The prevention of hot tap water burns--a study of electric immersion heater safety

Burns. 1991 Oct;17(5):417-22. doi: 10.1016/s0305-4179(05)80079-8.


A household survey conducted in 1986 as part of a study into the prevention of hot tap water burns found that 50 per cent of the immersion heater installations visited produced hot water at temperatures of 60 degrees C or greater. The Electricity Research and Development Centre has carried out a new detailed survey of over 200 electric immersion heater installations to ascertain the effectiveness of thermostats in controlling hot water temperatures. This survey found that immersion heater thermostats were effective and reliable devices, but it was disturbing to record the 71 per cent of the thermostats inspected were set at temperatures greater than 65 degrees C. Hot water temperature measurements showed that only 20 per cent of the homes had hot water with a temperature greater than 65 degrees C at the tap. One possible reason for this may have been the use of hot water by the residents before the temperature measurements were made because, while conducting the survey, it was not possible to have the immersion heater switched on in every apartment due to the time switching arrangements. For the age group surveyed, with an average age of 72 years, the provision of a device to indicate the remaining hot water in a storage cylinder was thought to be helpful but more than half the respondents indicated that they did not want new kinds of remote temperature control.(ABSTRACT TRUNCATED AT 250 WORDS)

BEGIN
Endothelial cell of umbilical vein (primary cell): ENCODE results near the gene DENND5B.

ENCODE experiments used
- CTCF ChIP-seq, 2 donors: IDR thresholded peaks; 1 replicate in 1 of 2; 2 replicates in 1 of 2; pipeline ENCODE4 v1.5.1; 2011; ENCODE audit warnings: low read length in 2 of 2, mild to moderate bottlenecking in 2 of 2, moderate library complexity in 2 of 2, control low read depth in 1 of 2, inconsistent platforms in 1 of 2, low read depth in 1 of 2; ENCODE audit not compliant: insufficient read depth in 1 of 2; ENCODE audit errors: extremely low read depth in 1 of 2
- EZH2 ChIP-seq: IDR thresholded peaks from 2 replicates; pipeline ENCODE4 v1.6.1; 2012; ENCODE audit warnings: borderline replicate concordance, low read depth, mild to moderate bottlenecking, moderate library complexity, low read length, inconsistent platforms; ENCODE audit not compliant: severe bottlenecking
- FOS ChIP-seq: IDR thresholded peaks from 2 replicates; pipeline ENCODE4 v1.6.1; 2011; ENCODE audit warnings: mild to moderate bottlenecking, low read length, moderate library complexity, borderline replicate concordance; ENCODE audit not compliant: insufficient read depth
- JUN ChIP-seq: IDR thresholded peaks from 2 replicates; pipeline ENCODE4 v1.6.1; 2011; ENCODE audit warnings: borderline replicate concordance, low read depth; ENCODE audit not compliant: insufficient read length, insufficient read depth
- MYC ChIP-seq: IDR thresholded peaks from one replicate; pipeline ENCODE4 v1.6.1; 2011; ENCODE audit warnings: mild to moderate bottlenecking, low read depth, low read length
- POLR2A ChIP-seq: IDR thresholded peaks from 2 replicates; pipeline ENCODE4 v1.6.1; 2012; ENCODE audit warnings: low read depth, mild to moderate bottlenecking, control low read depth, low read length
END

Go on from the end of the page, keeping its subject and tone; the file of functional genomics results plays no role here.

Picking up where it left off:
MeSH terms

  • Aged
  • Aged, 80 and over
  • Burns / etiology
  • Burns / prevention & control*
  • Electricity
  • Heating / methods*
  • Humans
  • Middle Aged
  • Risk Factors
  • Safety*
  • Thermometers
  • Water / adverse effects*


  • Water